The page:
Old computer benchmarks

Modern PCs have different configurations. They may have different CPUs, RAM modules, video cards and their memory. The overall efficiency of these machines is measured with benchmarks.
This text will show results of benchmarking 8-bit microcomputers.
The benchmark is in fact not a benchmark of the computer itself, but benchmark of BASIC interpreter as well as the hardware on which it runs. Most 8-bit microcomputers have some implementation of BASIC interpreter, so measuring execution of consistent BASIC code will become a nice comparative value for evaluating computer's speed.
This test is no way complete. There may be situations in which poor implementation of BASIC in fast machine will be slower than good implementation on a slower computer. For video benchmark in CP/M machines, it is needed to consider terminal characteristics too.

What was tested?
There were 2 tests performed, in each test time needed to completely execute the program was measured:
1. Computation (floating-point) test - obtained by time of execution of following code:

10 S=0
20 FOR N=1 TO 100
30 A=N
40 FOR I=1 TO 10
50 A=SQR(A)
60 NEXT I
70 FOR I=1 TO 10
80 A=A*A
90 NEXT I
100 S=S+A
110 NEXT N
120 PRINT ABS(1010-S/5)
130 END

The code has been taken from Mr Umpirowicz site, so results may be compared with his. Small differences may emerge from different versions of chipsets, memory timings or refreshing configuration.

2. Display test - Putting 400 lines: 200 of 16 characters interlaced it by lines with number of current iteration. This way VRAM speed is benchmarked as well as lines scrolling capability. Sample code is:

10 FOR I=1 TO 200
20 PRINT "ABCDEFGHIJKLMNOP"
30 PRINT I
40 NEXT I

The biggest problem here is simplifying the code to the level that normalized commands are used. Elimination of scrolling may be done by re-positioning the cursor, but not in all BASIC implementations it is done the same way. In some, POKE is needed, other have special command for it, while other ones need to print specific character. All of these commands have different timing and computational yield. So here is a trade-off: Include in measurement scrolling time or include diversity of different code execution.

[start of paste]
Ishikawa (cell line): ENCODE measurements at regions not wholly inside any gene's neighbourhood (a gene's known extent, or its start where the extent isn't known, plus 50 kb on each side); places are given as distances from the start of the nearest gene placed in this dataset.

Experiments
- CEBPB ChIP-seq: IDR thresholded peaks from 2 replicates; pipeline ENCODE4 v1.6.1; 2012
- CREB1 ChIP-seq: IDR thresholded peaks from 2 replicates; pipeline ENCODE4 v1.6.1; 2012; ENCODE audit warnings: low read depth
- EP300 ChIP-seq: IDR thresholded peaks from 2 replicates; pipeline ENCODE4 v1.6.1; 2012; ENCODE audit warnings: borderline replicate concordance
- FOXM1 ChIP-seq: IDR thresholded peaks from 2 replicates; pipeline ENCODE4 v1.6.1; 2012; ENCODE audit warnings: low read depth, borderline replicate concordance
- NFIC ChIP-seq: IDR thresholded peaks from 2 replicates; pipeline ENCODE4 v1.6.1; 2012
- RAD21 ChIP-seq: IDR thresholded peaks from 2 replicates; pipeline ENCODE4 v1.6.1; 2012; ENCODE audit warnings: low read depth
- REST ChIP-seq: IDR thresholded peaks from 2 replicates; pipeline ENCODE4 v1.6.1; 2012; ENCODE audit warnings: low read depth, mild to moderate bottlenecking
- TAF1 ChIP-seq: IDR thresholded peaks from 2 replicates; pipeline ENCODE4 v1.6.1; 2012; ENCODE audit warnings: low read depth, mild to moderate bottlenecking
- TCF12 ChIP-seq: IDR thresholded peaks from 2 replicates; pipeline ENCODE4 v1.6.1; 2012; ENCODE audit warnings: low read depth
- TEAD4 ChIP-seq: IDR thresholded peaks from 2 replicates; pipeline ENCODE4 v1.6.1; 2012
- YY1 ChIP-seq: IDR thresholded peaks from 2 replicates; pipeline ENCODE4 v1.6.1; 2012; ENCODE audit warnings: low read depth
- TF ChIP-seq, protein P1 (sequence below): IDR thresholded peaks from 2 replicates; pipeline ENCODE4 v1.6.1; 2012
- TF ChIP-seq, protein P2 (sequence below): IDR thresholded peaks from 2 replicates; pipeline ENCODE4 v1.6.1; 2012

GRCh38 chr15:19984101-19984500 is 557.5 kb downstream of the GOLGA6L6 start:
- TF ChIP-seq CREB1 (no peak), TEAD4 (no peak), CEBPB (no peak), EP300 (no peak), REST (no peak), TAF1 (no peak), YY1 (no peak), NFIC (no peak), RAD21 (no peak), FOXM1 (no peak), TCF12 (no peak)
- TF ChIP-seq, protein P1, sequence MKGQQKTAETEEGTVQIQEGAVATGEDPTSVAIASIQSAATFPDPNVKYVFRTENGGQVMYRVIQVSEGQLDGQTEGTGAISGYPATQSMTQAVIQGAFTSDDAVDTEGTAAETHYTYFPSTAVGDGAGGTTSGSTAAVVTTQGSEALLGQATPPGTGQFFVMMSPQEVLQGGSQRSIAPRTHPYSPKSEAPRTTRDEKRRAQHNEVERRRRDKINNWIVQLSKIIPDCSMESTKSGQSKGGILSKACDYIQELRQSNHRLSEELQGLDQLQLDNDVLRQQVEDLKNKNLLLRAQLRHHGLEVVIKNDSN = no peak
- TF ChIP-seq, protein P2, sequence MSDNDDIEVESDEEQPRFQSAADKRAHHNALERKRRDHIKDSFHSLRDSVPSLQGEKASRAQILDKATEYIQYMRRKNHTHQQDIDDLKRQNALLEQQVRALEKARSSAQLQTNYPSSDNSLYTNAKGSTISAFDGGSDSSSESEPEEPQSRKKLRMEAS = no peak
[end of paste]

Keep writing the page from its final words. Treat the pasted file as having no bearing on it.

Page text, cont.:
I decided to assume the following conditions:
1. Tests are performed on built-in BASIC interpreter, or interpreter bundled with computer. That's why machines such as Robotron 1715 are not included in test.
2. If it's impossible to avoid "Key-to-scroll" phenomena, key is just held until the end of display tests.
3. Display tests was made using default (after power on) graphics mode.
 

Results
Assume that there may be 0.5s measurement error. The smaller the bar is, the lower the time is and the computer is faster. The results of tests are shown in the diagrams below:

And display test:

 

We can see some interesting things from these diagrams:
 - Computational benchmark results are usually consistens with Mr Umpirowicz results.
 - Ronex TPC-8300 calculator is computationally faster than ZX81 in slow mode...
 - Robotron KC85/3 and /4 are slow in displaying text. Maybe because they have no text mode and they have to draw characters on screen?
 - Differences in display speeds of Acorn computers may be caused by different default display modes.
 - In display benchmark Ronex TPC looks relatively fast, but its LCD is only 2x24 characters and when it's changing it's hard do see anything.
 

Let's look at Spectrums and their clones:

Here we can see some interesting facts too:
 - Soviet Spectrum-like, not fully compatible clone made on TTL chips seems to be a bit faster than original
 - Didaktik M, which is based on T34VG1 logic circuit seems to display a bit faster than Didaktik Gama with ULA
 - Both computationally and in display tests there is not difference in performance if we use "S.P.M. Spektrum" Zx Spectrum emulator on a Unipolbrit 2086 computer.

 

Last updated: 2017-04.
2017-04-16: Added Ei PECOM64 computer.